The direct result of his involvement in the December 1916 assassination was to be exiled to Persia, where he served briefly under General Nikolai Baratov in the Persian city of Kazvin. After the February Revolution, Baratov had to ask Dmitri to leave since there were rumblings from the lower ranks, and his safety could not be guaranteed. Ronald Wingate entertained Dmitri when he passed through Najaf. In Tehran, he lived briefly with General Meidel, then the head of the Persian Cossack Division, before being taken in by the British Minister to Tehran, Sir Charles Murray Marling, and his wife, Lucia.

Marling became an important father figure to Dmitri, and the relationship there established between Dmitri and the entire Marling family would prove to be a close and enduring one. It was Sir Charles who, by persuading the British Foreign Office in 1918 that Dmitri would become the next Emperor of Russia, gained his admission to England after many previous rejections.

He would often have strong but overlapping relationships, as, for instance, with Natalia Brasova and the ballerina Vera Karalli, both of whom he saw in 1915 and 1916. (He would be reunited with both women in exile and would briefly resume his relationship with Karalli.) His diaries chronicle relationships with many of the most fascinating women of his day, but the affair for which he was most remembered was with iconic fashion designer Gabrielle "Coco" Chanel, whom he first met in pre-World War I Paris.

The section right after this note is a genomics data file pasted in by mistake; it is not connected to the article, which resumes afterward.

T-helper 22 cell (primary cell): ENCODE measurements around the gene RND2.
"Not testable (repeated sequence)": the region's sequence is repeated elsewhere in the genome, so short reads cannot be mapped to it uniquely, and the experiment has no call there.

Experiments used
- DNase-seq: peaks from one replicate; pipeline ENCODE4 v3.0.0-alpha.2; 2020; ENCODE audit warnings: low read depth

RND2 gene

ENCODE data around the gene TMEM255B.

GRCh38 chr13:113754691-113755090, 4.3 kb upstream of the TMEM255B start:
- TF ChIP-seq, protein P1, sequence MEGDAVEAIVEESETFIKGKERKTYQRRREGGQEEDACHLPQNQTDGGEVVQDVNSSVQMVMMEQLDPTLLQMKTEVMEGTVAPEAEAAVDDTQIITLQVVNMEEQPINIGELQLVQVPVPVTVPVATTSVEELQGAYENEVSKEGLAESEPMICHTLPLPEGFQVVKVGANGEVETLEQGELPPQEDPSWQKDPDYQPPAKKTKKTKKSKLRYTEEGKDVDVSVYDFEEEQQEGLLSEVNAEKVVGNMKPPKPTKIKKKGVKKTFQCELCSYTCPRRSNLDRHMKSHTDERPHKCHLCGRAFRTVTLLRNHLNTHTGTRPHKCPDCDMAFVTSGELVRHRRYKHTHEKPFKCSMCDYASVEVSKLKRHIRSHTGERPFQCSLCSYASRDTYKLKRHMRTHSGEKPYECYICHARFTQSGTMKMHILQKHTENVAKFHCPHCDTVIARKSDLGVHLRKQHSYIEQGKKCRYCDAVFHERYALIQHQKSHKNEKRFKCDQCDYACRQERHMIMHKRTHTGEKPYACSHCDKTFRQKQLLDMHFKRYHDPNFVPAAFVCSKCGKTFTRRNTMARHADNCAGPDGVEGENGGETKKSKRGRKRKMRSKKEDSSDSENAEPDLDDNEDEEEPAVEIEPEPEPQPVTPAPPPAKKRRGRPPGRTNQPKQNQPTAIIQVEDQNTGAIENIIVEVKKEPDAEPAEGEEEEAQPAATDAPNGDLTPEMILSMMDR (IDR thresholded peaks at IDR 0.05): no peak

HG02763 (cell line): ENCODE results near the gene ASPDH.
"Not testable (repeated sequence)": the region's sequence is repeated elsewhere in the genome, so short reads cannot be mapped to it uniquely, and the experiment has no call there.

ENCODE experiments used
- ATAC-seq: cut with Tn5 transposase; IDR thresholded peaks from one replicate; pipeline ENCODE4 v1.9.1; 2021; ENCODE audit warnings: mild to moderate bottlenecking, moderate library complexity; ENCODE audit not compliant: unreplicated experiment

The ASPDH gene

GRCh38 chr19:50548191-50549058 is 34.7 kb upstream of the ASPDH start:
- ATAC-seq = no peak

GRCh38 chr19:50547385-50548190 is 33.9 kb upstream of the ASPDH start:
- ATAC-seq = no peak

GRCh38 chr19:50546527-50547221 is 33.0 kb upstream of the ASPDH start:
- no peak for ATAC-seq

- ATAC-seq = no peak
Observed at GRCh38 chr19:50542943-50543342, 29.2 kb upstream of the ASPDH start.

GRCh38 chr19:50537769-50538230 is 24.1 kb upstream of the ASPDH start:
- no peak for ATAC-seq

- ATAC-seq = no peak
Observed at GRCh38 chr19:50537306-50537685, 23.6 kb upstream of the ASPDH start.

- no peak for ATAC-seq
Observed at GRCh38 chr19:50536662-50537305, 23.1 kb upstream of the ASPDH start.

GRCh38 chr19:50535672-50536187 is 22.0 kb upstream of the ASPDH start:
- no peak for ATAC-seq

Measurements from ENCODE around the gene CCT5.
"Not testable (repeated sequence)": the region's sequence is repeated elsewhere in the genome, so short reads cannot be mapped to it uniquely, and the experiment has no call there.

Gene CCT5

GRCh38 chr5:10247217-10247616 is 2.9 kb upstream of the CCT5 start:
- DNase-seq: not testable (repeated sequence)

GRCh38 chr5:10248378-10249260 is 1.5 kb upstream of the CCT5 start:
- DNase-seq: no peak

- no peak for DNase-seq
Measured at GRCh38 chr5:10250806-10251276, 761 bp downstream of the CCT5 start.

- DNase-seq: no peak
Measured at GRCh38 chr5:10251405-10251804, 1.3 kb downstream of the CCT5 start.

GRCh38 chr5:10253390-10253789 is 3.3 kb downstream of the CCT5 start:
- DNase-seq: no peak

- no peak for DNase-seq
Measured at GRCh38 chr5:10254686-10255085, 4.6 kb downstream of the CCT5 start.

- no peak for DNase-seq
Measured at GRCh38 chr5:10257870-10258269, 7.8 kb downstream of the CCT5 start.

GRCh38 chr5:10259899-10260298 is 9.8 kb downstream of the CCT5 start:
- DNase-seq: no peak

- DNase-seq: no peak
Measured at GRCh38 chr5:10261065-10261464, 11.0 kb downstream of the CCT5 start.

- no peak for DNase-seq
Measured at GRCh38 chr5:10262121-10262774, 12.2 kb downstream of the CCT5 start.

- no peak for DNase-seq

Despite the popular conception of Dmitri as a frail man who had suffered all his life from chronic tuberculosis, he was for most of his life a very active sportsman, excelling at polo, horse racing, tennis, and bobsledding. His doctors in London and Davos estimated that he first contracted tuberculosis around 1929, which ran a chronic course, but he had not had it previously. He entered Sanatorium "Schatzalp" on 2 September 1939, the day after the German invasion of Poland, and remarked in a letter to his sister that he had never before spent a single night in any kind of hospital or medical institution. His cause of death remains unknown since there is no cause listed on his death certificate, and all of Schatzalp's medical records were destroyed after the conversion of the sanatorium into a hotel in the 1950s.

Size: 70 x 70 cm approx